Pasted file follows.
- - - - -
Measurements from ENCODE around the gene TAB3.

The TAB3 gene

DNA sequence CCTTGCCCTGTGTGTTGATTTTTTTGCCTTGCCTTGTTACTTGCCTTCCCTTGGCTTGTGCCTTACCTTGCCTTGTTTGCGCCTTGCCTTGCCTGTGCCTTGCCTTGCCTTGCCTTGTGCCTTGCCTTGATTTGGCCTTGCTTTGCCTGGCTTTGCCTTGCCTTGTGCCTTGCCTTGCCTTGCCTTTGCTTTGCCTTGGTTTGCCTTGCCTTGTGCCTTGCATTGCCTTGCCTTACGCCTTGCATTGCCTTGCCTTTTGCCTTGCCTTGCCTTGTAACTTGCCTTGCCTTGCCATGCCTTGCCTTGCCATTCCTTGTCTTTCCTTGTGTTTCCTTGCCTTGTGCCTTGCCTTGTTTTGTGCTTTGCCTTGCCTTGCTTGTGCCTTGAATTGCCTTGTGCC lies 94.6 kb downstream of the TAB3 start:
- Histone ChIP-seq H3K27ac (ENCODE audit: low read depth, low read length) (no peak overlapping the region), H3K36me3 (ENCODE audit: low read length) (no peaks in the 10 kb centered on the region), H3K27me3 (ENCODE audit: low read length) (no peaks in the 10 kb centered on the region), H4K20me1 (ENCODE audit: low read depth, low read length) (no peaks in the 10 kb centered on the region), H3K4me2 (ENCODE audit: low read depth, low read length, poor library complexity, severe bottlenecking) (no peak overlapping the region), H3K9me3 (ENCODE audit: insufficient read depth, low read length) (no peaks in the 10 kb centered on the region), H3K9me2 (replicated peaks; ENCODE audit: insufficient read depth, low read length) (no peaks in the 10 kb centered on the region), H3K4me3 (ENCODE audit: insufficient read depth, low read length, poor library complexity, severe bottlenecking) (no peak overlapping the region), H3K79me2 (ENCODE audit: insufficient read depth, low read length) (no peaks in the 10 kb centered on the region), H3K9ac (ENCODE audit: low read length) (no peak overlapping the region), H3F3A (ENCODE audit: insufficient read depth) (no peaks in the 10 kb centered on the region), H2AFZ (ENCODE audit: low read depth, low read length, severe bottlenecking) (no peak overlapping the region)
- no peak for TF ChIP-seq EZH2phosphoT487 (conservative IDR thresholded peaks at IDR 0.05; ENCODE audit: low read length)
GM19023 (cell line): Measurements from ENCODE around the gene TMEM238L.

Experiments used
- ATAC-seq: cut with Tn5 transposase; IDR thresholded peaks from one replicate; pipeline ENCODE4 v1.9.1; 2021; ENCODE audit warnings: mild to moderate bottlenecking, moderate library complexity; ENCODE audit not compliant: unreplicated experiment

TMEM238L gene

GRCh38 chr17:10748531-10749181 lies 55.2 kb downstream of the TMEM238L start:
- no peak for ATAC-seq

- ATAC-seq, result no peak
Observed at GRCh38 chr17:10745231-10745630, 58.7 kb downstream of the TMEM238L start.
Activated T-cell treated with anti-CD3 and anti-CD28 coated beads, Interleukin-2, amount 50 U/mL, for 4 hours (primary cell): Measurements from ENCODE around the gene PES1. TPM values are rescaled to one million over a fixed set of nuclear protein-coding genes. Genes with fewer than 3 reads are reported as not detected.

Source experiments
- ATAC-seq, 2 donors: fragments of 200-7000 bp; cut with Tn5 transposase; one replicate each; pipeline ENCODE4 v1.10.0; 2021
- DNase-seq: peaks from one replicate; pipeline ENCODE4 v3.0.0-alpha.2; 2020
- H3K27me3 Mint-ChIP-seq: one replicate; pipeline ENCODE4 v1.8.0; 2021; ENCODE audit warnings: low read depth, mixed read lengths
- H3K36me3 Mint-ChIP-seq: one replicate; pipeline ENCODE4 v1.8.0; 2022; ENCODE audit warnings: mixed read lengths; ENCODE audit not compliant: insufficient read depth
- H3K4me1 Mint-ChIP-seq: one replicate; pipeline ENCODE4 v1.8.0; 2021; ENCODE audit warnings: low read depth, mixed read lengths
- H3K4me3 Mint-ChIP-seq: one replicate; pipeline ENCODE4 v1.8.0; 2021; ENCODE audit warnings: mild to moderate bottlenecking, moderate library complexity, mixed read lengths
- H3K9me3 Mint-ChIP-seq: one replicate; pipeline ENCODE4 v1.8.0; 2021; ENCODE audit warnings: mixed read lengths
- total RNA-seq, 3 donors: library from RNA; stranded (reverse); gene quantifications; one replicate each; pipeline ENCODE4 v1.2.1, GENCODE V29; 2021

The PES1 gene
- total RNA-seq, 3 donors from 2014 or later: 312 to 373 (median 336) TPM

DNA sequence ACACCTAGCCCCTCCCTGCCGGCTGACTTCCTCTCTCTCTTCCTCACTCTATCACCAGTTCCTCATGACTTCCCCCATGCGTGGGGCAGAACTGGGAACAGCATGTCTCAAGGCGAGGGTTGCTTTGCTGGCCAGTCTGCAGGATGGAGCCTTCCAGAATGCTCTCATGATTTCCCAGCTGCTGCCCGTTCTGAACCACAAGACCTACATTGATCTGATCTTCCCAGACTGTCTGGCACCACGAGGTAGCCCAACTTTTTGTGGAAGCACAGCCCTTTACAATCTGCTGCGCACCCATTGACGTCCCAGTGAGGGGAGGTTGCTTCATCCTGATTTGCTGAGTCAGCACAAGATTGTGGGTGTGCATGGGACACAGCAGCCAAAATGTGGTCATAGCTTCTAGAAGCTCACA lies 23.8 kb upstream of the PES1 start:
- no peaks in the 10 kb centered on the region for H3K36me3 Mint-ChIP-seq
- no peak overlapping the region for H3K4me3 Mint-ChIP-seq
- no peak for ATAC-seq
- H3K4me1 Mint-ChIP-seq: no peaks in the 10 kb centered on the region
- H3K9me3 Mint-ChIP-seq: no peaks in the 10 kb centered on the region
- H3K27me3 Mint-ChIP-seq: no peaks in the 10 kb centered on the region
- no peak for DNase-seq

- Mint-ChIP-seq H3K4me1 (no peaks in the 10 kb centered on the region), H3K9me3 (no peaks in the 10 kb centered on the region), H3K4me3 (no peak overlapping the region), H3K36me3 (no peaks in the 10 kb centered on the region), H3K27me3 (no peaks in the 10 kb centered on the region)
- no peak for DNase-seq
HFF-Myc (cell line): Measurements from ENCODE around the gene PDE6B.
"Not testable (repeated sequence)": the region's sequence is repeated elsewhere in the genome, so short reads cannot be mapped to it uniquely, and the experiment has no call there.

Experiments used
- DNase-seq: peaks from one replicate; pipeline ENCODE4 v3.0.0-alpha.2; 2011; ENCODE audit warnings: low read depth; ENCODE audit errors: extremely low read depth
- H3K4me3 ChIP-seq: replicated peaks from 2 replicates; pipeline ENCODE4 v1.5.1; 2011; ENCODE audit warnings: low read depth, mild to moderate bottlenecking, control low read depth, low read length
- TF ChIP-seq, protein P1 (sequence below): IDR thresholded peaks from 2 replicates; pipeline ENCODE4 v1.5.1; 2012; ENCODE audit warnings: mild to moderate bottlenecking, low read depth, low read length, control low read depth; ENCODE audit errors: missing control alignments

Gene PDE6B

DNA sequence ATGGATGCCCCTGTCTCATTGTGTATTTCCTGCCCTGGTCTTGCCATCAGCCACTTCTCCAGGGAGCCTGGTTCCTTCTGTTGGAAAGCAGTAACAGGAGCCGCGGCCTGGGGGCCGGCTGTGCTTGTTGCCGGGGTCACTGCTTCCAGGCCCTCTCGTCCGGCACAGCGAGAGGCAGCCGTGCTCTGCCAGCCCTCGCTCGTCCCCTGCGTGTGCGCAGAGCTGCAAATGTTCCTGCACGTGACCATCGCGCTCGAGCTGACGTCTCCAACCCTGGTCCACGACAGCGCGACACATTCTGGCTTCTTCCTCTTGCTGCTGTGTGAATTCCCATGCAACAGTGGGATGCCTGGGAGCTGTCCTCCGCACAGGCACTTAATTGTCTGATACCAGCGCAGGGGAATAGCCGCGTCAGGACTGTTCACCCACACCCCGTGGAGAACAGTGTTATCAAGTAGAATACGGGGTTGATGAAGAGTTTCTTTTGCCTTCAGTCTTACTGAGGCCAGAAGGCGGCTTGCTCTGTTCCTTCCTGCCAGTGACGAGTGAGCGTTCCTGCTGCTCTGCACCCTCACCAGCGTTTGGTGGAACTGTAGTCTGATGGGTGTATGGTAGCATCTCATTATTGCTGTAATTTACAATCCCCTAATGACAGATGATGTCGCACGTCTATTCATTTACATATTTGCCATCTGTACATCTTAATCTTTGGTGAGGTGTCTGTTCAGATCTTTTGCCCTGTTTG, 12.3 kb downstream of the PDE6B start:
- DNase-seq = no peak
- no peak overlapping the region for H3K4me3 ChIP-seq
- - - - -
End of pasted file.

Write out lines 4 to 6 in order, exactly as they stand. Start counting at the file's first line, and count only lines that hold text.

- Histone ChIP-seq H3K27ac (ENCODE audit: low read depth, low read length) (no peak overlapping the region), H3K36me3 (ENCODE audit: low read length) (no peaks in the 10 kb centered on the region), H3K27me3 (ENCODE audit: low read length) (no peaks in the 10 kb centered on the region), H4K20me1 (ENCODE audit: low read depth, low read length) (no peaks in the 10 kb centered on the region), H3K4me2 (ENCODE audit: low read depth, low read length, poor library complexity, severe bottlenecking) (no peak overlapping the region), H3K9me3 (ENCODE audit: insufficient read depth, low read length) (no peaks in the 10 kb centered on the region), H3K9me2 (replicated peaks; ENCODE audit: insufficient read depth, low read length) (no peaks in the 10 kb centered on the region), H3K4me3 (ENCODE audit: insufficient read depth, low read length, poor library complexity, severe bottlenecking) (no peak overlapping the region), H3K79me2 (ENCODE audit: insufficient read depth, low read length) (no peaks in the 10 kb centered on the region), H3K9ac (ENCODE audit: low read length) (no peak overlapping the region), H3F3A (ENCODE audit: insufficient read depth) (no peaks in the 10 kb centered on the region), H2AFZ (ENCODE audit: low read depth, low read length, severe bottlenecking) (no peak overlapping the region)
- no peak for TF ChIP-seq EZH2phosphoT487 (conservative IDR thresholded peaks at IDR 0.05; ENCODE audit: low read length)
GM19023 (cell line): Measurements from ENCODE around the gene TMEM238L.